Wunderkammers, also known as, ‘cabinet of curiosities’ or ‘wonder rooms’ were a collection of notable objects collectively displayed in a room that created a sense of wonder. These wunderkammers were popular in nineteenth-century Europe and played an important role during the Renaissance era. They also served as a prototype for modern-day museums. These collections ranged over four different kinds of categories like artificialia (manmade art, antiques, and artifacts), naturalia (natural objects and fantastic creatures), exotica (exotic plants and animals), and scientifica (scientific instruments and inventions).
Jina Park, a South Korean artist based in Berlin, uses the relevance of wunderkammer in the imperial courts and creates artworks that reflect on the exotic importance animals and objects served in creating royal supremacy. Park uses the Oriental gaze to define the colonial exploitation and exoticization of foreign animals, plants, and objects. She uses her paintings as a tool to criticize imperialism and the effects it has in a post-colonial world. Park says, “My work deals with misunderstandings and prejudices caused by orientalism and Eurocentrism… Monarchs and aristocrats of all times boastfully raised exotic animals and discoveries as status symbols. The vanity of the conquerors killed tropical and subtropical animals. They died lonely, painful death in a distant and strange land.” Through her artwork, she displaces the misplacement of these exotic animals and plants.
Park’s artworks are a collection in itself. She visually collects objects and creatures from different spaces and repaints them as a means to reclaim them. She says, “I have collected the objects, such as the relief of Assyria, from different places like the Pergamon Museum in Berlin and the British Museum in London, where you can find traces of colonialism and imperialism.” In doing so, Park reflects their Oriental histories and repaints a picture that forces the viewer to look beyond the idea of exotic collection and ponder upon misplacement. She says, “Through the action of painting I can ‘take possession’ of objects from all over the world and thereby give my painting personality or individuality. That was my cabinet of curiosities.”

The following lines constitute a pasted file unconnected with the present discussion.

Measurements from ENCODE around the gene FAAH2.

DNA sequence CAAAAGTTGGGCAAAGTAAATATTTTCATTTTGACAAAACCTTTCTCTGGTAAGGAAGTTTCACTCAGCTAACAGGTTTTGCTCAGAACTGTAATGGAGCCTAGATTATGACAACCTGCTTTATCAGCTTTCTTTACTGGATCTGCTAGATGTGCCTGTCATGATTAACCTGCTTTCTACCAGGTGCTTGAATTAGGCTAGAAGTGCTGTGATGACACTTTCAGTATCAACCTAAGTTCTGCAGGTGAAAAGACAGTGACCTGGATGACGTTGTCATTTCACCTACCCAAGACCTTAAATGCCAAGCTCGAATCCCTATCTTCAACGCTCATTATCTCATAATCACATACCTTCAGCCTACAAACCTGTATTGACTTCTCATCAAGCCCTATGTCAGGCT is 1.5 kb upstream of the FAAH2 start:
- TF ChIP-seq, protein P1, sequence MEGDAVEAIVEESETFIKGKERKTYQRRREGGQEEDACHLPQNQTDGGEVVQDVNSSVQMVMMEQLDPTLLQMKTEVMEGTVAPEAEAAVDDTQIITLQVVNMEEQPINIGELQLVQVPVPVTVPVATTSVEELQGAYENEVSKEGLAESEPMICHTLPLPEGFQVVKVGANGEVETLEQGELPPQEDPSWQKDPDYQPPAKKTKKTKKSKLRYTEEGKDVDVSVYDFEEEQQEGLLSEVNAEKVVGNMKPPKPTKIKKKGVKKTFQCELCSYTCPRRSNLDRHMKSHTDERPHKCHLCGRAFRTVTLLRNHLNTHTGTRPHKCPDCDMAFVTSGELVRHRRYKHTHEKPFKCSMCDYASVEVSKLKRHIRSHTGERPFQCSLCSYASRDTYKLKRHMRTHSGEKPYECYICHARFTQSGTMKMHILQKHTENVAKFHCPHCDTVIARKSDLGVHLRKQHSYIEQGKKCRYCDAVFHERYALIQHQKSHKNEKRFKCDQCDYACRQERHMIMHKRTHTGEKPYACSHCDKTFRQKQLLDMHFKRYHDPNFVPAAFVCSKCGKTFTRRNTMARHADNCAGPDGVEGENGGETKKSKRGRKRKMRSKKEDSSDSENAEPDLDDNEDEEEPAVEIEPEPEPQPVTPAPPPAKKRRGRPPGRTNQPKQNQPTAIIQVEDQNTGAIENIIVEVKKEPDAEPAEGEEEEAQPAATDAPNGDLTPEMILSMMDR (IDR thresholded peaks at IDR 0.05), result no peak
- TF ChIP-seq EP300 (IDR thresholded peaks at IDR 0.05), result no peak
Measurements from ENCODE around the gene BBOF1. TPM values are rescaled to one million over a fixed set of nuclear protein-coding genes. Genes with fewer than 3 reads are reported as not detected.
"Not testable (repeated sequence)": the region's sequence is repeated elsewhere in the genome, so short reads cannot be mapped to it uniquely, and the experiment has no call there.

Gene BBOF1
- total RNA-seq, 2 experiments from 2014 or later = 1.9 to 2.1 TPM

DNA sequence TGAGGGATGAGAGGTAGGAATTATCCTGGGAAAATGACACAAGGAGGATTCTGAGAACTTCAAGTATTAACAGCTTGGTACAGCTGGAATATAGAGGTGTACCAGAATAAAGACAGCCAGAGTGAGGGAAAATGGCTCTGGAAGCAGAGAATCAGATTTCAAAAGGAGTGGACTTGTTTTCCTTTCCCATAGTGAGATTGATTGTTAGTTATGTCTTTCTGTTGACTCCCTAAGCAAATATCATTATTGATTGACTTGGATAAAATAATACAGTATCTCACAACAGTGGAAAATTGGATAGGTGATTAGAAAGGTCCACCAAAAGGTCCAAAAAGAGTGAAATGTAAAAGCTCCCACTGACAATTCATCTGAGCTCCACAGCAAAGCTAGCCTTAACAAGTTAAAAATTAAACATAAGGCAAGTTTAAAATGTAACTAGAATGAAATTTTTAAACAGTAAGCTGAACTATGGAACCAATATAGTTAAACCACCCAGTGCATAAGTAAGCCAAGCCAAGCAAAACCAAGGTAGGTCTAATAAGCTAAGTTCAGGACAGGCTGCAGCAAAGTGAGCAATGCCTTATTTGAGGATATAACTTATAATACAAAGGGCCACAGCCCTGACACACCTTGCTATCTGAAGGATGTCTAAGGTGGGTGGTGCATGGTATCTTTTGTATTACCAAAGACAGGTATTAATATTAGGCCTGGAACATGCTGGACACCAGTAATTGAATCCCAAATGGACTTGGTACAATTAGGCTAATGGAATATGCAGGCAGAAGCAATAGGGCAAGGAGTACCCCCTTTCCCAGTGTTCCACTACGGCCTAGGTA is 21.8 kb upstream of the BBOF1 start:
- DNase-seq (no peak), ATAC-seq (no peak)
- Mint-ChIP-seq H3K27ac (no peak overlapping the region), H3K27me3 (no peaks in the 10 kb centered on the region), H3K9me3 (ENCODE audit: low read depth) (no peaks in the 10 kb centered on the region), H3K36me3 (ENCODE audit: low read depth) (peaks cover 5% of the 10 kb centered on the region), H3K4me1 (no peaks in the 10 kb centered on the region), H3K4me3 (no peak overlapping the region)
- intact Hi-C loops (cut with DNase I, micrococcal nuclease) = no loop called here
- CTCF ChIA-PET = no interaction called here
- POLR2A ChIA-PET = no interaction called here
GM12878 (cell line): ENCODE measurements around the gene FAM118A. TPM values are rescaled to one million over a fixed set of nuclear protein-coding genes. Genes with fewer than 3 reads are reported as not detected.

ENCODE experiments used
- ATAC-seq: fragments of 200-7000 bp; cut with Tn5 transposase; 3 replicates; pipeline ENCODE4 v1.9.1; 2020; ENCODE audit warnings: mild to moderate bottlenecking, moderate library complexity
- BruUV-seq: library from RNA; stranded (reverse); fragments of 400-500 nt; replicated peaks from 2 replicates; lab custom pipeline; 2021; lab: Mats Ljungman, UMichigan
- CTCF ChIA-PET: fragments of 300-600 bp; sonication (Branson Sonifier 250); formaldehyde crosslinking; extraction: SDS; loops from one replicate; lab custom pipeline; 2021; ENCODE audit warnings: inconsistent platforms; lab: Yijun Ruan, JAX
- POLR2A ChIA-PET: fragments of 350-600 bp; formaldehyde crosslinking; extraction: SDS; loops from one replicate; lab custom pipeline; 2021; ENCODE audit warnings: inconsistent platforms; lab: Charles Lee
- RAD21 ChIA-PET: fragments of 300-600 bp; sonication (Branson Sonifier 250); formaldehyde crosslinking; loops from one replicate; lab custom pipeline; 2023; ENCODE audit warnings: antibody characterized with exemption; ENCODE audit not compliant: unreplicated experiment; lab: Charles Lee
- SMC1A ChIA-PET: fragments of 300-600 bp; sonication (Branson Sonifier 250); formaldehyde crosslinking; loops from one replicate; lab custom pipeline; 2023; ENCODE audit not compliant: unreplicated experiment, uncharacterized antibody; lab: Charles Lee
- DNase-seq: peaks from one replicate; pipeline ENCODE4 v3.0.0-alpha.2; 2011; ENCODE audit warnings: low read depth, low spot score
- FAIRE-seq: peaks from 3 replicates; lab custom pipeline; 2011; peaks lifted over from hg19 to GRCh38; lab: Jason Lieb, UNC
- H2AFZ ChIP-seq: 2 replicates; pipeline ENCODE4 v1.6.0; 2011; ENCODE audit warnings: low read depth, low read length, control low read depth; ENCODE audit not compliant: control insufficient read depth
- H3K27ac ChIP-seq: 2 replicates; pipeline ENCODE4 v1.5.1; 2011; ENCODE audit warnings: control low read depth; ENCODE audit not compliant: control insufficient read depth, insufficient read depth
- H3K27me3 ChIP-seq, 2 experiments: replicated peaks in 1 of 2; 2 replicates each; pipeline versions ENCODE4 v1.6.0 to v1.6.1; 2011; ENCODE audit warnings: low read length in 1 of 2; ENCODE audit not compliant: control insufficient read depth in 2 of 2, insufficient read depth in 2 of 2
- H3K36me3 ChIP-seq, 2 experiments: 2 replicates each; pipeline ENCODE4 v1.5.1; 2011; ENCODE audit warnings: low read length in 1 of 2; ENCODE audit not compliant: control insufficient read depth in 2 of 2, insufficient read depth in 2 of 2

Park explores the idea of displacement by juxtaposing different animals or objects together, which invokes a sense of displacement and alienation. Park explains, “In the 19th century, the European powers and Japan strove to open modern zoos. The collections of strange animals from former royal families were of different quality. The western powers, who amassed a great deal of fortune through world trade and who ruled in areas at the other end of the world, were particularly keen to systematically collect and display plants and animals from all over the world. Zoos as luxury goods should demonstrate the supremacy of European imperialism.” Park’s criticism enlightens a different aspect of Orientalism that has been absent or ignored in its discourse. Appropriation of cultures and people is practiced immensely when it comes to an orient. Park deals with this appropriation through her artwork and satirises the exotic gaze.
She says, “When I visited the Pergamon Museum for the first time, it was very exciting at first but over time I felt uncomfortable as I felt the exhibits were appropriated. This ambivalent feeling really inspired me. At work I appropriated the images of these objects again, put them together in my collections, as a collage.” She deconstructs the oriental realities through her cabinet of curiosities and presents an alternate discourse through her art to envision a world with a critical eye.
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Text by Mariyam Fatima.
Featured Artist Jina Park